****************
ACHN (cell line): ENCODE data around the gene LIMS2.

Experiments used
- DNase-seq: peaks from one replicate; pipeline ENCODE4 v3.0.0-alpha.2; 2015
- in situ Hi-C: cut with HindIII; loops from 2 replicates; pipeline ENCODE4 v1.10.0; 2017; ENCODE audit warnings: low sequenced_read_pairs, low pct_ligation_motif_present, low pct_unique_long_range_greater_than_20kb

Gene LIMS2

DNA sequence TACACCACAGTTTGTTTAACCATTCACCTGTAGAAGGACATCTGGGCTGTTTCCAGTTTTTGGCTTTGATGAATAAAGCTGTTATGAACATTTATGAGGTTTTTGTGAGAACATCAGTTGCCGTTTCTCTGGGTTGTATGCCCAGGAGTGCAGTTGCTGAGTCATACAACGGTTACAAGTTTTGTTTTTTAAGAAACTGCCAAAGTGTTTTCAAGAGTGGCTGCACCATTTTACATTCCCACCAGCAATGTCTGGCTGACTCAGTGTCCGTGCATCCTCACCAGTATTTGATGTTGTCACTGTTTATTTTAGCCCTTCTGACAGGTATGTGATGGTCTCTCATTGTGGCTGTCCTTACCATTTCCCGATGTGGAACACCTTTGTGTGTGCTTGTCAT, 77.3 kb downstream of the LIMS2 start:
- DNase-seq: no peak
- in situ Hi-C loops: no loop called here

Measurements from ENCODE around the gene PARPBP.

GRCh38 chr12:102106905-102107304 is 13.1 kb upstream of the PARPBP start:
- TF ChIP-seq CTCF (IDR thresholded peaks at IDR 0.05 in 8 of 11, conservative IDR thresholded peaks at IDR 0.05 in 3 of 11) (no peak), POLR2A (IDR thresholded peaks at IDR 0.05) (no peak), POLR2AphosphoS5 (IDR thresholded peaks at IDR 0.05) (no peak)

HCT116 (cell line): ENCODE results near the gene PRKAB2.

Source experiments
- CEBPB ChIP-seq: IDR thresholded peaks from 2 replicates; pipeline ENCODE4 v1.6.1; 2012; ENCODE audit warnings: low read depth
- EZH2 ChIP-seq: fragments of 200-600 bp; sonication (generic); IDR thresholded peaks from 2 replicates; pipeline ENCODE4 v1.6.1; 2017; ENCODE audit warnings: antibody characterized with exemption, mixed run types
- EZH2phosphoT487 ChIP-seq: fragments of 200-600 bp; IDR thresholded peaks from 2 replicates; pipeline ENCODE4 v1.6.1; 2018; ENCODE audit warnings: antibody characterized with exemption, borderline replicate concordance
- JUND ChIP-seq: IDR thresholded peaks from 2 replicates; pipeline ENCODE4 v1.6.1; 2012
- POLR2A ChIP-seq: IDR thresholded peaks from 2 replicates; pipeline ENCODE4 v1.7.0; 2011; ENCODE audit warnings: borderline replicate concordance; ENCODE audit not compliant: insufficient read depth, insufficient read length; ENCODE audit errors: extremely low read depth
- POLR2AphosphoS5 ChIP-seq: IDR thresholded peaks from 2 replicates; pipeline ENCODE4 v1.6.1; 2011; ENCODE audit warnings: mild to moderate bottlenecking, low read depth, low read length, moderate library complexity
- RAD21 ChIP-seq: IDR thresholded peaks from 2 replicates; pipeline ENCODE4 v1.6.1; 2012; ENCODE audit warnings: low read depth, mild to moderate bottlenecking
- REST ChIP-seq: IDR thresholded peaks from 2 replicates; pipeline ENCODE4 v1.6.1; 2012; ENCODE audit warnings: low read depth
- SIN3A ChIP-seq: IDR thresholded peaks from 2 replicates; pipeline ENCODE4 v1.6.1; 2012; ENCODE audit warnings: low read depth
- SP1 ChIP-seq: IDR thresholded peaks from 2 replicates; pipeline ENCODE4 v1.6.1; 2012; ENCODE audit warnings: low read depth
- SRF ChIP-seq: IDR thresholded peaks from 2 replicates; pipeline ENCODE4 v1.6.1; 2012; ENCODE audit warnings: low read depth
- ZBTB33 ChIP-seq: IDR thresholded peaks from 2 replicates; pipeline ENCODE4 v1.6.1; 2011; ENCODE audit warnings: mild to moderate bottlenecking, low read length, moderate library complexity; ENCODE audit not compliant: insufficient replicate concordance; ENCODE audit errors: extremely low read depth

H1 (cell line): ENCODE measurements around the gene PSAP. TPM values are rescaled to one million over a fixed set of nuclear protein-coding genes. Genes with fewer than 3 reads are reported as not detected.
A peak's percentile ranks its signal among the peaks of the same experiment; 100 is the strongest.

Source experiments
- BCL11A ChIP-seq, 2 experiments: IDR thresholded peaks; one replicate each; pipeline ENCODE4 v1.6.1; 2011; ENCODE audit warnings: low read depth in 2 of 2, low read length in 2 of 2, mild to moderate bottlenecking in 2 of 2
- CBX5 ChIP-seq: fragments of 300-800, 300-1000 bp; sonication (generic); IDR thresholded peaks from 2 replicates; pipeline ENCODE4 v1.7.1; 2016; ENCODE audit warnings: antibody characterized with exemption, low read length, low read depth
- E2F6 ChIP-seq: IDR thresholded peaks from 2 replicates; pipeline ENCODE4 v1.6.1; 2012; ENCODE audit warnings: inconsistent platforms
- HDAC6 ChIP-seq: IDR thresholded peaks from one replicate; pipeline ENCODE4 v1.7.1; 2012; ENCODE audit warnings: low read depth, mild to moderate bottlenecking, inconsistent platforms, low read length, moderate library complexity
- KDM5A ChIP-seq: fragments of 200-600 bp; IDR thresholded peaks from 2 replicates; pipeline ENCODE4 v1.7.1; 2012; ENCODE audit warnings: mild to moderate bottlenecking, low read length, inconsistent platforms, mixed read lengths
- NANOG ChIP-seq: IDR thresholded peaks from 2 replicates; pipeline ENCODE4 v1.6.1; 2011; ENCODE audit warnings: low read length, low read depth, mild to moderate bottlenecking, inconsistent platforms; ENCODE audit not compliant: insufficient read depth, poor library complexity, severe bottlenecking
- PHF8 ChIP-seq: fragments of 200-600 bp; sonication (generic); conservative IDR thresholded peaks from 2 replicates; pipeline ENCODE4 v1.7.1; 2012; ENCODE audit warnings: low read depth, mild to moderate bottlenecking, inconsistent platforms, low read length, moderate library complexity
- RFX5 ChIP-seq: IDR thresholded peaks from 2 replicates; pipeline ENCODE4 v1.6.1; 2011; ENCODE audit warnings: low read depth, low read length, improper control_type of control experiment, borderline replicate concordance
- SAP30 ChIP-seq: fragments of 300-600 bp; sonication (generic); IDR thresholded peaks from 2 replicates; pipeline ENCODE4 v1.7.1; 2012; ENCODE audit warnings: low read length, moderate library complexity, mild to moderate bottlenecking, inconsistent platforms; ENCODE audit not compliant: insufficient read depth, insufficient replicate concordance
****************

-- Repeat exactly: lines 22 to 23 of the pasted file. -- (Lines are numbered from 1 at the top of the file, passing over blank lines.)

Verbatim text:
- SIN3A ChIP-seq: IDR thresholded peaks from 2 replicates; pipeline ENCODE4 v1.6.1; 2012; ENCODE audit warnings: low read depth
- SP1 ChIP-seq: IDR thresholded peaks from 2 replicates; pipeline ENCODE4 v1.6.1; 2012; ENCODE audit warnings: low read depth